With backplane finished, next step is to design a number of modules that plug into it. It would be the same as the old FAP, consisting of CPU board, memory board, video card, and I/O board. In this post I’ll get the first three out of the way, since they are have not changed much.
And because they are still largely the same, albeit laid out nicely on a PCB, I’m not going into details about how they work in this article, check out the older entries for those details.
One thing that did change was the bus voltage. Originally the bus runs at 5V since both Z80 and memory operates on that voltage. However, the FPGA video card only tolerates 3.3V, so was the CPLD that I’m planning to use for the I/O board. So in the spirit of doing things properly, the new FAP’s bus will be running on 3.3V. How are we going to achieve that? Take a look at Z80’s data sheet:
Looks like inputs are at TTL level, meaning they only needs 2.2V to be registered as high, so 3.3V inputs should work. However, for some reason clock inputs still needs at least 4.4V, so that will need level translation. To shift signal level up, power the 74 chip at 5V and give it the input at 3.3V, buffered 5V signal will come out the other end. Similarly, to shift down power the chip at 3.3V and give it 5V inputs, 3.3V signal will appear on the output.
As before I used 5 74HC245 bidirectional bus transceiver as both level translator and buffer. Every single signal is broken out on the bus, buffered, and all at 3.3V. The jumper wire you see on the picture below is to correct a small error in the first revision of the PCB, the latest board file in the project GitHub already had it fixed.
CPU Control inputs such as CLK, INT, NMI, WAIT, BUSREQ, RESET needs to be pulled up as they need to be at defined state at all times. I also added LEDs for power and BUSACK. Decoupling capacitors are used liberally, since I was in so much trouble with noise last time.
Next up is memory board. I’m actually planning to design a memory board with a modern flash memory for both ROM and RAM, and a CPLD as memory controller, but for now I’m sticking to the old plan: 32KB ROM from 0x0000 to 0x7fff, and 16KB RAM from 0xC000 to 0xffff. The missing 16KB at 0x8000 is used for VRAM.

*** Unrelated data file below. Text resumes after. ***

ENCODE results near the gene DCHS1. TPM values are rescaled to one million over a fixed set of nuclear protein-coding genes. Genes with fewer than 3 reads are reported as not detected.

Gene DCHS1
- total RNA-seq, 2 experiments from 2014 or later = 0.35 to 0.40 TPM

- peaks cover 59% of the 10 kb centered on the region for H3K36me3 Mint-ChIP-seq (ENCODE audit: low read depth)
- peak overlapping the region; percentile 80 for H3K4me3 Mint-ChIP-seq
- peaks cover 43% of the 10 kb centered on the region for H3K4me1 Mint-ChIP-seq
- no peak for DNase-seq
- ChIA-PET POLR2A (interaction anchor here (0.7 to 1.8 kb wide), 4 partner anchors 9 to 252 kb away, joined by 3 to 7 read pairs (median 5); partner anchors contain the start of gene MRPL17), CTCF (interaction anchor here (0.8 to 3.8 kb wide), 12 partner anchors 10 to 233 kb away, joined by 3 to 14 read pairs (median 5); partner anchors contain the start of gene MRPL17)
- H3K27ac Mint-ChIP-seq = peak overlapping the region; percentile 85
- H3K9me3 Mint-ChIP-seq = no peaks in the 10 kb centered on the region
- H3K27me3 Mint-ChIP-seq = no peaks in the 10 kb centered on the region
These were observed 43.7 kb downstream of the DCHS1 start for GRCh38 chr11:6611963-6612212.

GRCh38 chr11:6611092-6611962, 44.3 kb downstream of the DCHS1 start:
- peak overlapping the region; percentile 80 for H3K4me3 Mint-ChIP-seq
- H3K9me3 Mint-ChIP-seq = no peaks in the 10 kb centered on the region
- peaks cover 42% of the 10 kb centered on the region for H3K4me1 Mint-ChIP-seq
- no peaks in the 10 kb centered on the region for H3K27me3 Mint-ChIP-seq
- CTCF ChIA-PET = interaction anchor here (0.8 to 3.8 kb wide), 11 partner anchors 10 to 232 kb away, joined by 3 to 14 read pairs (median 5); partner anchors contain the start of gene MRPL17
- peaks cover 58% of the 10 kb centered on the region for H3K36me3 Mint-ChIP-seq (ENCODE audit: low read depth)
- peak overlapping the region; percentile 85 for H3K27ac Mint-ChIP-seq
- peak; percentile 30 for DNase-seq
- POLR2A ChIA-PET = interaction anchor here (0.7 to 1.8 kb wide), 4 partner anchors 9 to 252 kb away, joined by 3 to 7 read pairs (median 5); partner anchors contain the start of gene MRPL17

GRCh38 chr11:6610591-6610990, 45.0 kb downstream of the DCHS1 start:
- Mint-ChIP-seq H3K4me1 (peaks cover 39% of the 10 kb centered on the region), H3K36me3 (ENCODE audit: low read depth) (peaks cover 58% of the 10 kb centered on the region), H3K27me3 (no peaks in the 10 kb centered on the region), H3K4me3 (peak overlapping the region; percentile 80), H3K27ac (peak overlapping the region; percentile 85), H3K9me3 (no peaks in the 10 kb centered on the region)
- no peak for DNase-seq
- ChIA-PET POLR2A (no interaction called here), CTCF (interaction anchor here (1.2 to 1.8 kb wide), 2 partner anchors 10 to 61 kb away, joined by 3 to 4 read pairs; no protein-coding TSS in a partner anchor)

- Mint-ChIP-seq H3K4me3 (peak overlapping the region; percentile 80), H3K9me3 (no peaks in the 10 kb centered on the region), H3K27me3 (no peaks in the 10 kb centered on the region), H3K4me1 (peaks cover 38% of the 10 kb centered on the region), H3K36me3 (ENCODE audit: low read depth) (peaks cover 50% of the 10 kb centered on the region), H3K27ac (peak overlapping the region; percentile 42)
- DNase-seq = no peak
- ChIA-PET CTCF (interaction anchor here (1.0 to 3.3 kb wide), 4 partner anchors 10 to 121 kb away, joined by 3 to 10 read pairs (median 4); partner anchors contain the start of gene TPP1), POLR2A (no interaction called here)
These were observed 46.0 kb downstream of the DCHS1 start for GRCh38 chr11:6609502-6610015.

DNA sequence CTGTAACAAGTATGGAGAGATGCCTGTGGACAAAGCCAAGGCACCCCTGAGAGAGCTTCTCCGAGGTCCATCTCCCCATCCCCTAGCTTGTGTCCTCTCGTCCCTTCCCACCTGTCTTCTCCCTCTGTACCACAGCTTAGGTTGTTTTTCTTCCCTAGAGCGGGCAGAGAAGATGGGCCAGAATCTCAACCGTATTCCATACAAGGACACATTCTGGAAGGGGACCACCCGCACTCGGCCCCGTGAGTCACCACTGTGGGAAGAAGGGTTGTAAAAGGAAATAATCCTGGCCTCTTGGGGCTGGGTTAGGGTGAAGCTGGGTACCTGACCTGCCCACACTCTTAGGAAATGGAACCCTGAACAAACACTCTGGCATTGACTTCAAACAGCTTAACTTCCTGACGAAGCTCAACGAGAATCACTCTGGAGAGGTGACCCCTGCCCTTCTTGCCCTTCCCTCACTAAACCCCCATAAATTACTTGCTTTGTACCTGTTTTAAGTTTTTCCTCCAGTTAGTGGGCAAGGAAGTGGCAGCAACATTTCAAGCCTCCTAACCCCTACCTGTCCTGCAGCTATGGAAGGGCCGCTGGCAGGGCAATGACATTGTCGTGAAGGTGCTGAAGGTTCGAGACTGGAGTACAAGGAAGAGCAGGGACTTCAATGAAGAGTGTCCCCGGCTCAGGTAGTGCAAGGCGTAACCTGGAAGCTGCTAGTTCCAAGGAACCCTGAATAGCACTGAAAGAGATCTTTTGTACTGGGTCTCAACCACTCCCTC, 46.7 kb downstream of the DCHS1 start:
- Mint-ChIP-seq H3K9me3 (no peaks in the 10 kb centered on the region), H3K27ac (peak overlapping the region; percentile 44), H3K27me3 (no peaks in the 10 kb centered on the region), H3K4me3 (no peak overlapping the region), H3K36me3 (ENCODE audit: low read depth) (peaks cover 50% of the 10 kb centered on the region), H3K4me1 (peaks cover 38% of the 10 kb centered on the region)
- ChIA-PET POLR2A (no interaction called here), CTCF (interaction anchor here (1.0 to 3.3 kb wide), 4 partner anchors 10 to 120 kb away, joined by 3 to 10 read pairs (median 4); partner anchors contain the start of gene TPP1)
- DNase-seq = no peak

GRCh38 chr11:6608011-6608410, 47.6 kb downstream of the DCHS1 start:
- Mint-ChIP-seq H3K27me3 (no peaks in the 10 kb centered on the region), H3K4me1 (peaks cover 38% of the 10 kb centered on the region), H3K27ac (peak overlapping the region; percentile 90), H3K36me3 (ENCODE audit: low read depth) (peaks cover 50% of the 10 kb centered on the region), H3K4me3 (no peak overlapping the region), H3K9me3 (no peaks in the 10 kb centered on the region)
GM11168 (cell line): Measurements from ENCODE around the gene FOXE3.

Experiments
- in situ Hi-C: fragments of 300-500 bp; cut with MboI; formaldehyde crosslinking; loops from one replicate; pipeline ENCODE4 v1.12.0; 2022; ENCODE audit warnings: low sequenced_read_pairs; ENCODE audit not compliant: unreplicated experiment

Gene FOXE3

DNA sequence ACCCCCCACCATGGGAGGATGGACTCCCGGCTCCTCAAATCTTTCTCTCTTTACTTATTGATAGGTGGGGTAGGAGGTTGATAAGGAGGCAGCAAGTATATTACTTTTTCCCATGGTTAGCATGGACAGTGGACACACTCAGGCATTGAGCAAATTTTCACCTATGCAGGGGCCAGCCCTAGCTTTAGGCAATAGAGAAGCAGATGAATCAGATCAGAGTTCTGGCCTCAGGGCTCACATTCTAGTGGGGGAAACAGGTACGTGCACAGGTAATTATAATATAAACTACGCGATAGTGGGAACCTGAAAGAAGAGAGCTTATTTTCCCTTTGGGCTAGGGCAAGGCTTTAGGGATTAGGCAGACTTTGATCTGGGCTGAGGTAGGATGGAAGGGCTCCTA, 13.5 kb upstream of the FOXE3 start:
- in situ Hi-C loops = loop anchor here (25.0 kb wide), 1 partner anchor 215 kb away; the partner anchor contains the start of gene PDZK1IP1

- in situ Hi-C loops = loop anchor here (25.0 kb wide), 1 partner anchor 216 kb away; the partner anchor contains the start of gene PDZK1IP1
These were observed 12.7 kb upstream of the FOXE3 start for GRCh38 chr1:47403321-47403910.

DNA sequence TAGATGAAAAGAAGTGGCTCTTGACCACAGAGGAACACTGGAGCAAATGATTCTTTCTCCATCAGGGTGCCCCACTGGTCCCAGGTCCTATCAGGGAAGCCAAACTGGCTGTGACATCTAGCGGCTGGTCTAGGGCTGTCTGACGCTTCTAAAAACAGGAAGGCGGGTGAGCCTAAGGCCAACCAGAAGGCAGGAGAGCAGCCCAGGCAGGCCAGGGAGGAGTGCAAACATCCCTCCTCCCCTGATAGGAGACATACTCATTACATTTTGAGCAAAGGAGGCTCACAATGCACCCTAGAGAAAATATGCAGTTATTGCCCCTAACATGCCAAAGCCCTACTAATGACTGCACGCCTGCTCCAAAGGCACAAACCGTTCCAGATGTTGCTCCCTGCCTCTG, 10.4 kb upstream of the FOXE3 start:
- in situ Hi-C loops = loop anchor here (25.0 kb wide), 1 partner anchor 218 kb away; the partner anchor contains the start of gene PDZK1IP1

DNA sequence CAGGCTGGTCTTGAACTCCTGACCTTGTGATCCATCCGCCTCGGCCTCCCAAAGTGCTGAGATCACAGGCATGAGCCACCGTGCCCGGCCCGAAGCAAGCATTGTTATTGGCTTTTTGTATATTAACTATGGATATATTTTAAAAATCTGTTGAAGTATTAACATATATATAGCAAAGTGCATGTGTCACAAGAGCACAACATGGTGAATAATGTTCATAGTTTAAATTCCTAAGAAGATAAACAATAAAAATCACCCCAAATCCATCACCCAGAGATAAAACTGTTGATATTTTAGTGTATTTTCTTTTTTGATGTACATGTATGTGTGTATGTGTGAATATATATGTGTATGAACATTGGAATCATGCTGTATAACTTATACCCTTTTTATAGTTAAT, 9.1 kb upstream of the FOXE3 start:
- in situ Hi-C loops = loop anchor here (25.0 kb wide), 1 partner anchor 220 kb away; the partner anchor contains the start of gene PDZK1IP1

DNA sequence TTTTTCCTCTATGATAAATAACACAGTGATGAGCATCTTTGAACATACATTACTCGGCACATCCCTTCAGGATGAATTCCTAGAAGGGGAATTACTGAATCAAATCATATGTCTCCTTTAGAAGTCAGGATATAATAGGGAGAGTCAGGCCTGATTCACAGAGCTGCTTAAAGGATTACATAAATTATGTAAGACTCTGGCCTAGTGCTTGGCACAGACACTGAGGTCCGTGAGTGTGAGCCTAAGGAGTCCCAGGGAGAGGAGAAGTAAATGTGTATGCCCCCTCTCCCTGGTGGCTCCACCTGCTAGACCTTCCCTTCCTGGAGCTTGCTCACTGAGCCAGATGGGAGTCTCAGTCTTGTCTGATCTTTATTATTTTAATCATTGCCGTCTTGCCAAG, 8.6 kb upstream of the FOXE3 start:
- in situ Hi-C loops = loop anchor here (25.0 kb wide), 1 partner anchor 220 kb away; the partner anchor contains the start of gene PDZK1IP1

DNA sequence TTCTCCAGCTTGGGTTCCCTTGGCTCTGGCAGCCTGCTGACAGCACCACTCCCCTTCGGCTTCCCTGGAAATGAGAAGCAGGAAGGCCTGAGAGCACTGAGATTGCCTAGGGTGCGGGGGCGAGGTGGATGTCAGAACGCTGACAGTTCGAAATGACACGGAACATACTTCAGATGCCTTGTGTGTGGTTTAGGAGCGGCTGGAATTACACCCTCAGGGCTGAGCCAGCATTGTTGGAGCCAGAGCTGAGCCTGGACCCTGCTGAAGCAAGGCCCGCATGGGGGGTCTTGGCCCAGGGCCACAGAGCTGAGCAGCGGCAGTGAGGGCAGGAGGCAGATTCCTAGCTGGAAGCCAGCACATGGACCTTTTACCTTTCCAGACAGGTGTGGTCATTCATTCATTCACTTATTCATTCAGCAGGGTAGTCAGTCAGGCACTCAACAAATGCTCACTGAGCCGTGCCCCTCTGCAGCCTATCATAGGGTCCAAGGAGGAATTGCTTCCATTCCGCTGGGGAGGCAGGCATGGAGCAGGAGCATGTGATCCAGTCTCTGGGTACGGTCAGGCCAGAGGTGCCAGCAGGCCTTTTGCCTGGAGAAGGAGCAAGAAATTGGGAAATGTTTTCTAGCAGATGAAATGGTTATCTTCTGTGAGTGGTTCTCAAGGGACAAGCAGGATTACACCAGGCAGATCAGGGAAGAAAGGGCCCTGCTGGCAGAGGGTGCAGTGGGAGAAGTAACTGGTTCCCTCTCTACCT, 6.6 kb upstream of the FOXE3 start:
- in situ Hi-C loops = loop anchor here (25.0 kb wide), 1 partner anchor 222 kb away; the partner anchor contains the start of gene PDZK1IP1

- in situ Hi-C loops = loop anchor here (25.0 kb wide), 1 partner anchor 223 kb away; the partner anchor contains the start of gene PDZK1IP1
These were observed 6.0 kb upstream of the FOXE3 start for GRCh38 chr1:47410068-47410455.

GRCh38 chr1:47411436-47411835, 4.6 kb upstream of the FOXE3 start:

In the old FAP I piggybacked two memory chips so it needed less wiring, this time I again did it properly and put them side by side. Those two chips runs at 5V but takes 3.3V inputs as well, so only one output buffer-shifter is needed. I also changed the the write enable signal of the EEPROM by ORing it with BUSACK, so that EEPROM write is only possible when CPU is off the bus, that means misbehaving programs will not be able to write into ROM during normal execution. Another couple of LEDs round up the board.
Funny thing happened when I tested the newly assembled memory board, as writing into addresses beyond 0x2000 will change the data starting in 0x0000, I thought there was some short in the address line, but in the end it turned out my eBay-bought AT28C256 32KB EEPROM chip is a fake, and it’s actually a AT28C64 8KB part. They actually spent the effort sanding off the original marking and laser engraved a new one. I ordered some more from mouser, and I guess I’ll have to make do with 8KB for now, which is still plenty.
Next up: video card
This one is pretty straightforwards as well, I’m still using the Mojo V3 FPGA board piggybacking on the circuit board, and two SRAM chips for double buffered video memory. 6-bit R-2R DAC produces 64 colors, and a nice VGA connector instead of just wires.
Being the board with the highest speed signals, 25MHz pixel clock, the improvement in video quality is night and day compared to the old hand-wired board. The whole display is much sharper than before, and ghosting and color desync is gone.
There are still some issues though, in the rush to get the board made I didn’t realise the VGA connector actually blocked the USB port on the Mojo, so I had to either take the Mojo off to program it or remove the VGA connector, I did the latter. This has been fixed in the project repo. The other thing was I ran out of pins on the Mojo, so I had to omit some signals that I would otherwise like to include for more functionality. I saved 2 pins on the VRAM address line, halving VRAM from 32KB to 16KB, I also had to give up the maskable interrupt interface and use NMI instead. When I have time I’m going to design FAP’s video card with on-board FPGA instead of using Mojo, but for now it it’s still pretty capable.
With the boring stuff finally out of the way. I/O board is next, and it’s going to be a long one.